DALLAS — Imagine learning the people and moments that make up your life weren’t who or what you thought.
Eve Wiley lived through an emotional earthquake with endless aftershocks. This is her story that started in the small East Texas town of Center.
"My parents struggled with infertility for years, and at the direction of their fertility doctor they looked into artificial reproductive technologies," she said.
They chose insemination by an anonymous donor, which is how Eve made her entrance into the world. At age seven, heartbreak hit when Doug, the only father she’d known, died of a heart condition. It led her mother, Margo, to value medical histories, so she contacted the Cryobank for updated info on Eve’s biological father.
Snooping is how Eve learned her truth.
"When I was 16, I was going through my mother’s emails," she said. "I should have learned my lesson the first time. I saw one communication that said, 'My daughter doesn’t know. I’m trying to get more information for her. We used donor 106.' And that’s when I was like, What? That’s me!"
At 18, She got her records and learned "Donor 106" was a man named Steve. What happened next felt like a miracle.
"We started a really loving relationship," she said. "I call him dad. We say 'I love you.' He officiated my wedding. Not the norm, but it just worked for us."
That was this modern family’s story for the last 13 years. Then Eve had her own kids. Her son dealt with health issues, and doctors asked for genetic testing. To her surprise, Eve’s results didn't match Steve’s. She was confused, and looked answers on DNA testing site 23 and Me. Last summer, she contacted a man listed as a potential relative.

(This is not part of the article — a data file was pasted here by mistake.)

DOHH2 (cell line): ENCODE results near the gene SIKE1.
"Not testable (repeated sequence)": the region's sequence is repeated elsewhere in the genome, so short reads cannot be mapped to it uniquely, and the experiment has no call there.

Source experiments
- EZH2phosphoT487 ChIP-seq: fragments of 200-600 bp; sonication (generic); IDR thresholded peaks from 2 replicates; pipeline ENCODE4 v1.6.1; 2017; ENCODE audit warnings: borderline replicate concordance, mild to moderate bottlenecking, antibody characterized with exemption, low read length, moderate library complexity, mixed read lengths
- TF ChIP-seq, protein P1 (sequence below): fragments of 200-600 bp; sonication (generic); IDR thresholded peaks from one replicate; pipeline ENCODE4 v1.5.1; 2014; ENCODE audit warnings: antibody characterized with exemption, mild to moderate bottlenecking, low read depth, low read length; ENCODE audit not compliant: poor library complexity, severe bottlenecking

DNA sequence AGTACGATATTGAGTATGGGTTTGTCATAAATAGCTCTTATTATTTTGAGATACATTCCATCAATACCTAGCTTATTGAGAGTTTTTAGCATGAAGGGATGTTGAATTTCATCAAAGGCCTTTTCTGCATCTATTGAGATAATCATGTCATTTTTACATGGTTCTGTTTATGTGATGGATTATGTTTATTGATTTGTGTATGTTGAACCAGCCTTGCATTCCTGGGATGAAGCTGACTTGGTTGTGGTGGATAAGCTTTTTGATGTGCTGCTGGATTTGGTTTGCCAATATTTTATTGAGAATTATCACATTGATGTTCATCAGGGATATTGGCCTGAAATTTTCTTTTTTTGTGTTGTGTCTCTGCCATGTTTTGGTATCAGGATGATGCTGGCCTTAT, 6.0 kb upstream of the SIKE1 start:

"He said, 'Well, I do have an uncle who’s from your area,' and he said his name, and I was just like, 'That’s my mom’s fertility doctor,'" she said.
Eve said the doctor whose image was captured in a photo taken the moment she was born -- the same man her parents trusted -- used his own sperm to inseminate Eve's mother and not the donor they selected.
"I sent [the doctor] a letter," Eve said. "He wrote back and he was like, 'Yes, I am your biological father.'"
Both Margo and Eve felt violated, but their focus has been on change, not charges. They’re advocating in Austin for Senate Bill 1259 that would make infertility fraud a crime.
"There is nothing, fingers crossed, until this bill passes that protects vulnerable people from bad actors," Eve said.
Eve is a woman whose identity has never been in her control. That changes now.
"I didn’t want to be a part of his legacy," said Eve, of the fertility doctor. "I wanted him to be a part of mine."
For more on Eve Wiley's story, and the identity of the East Texas doctor accused, tune in to 20/20 Friday night on WFAA.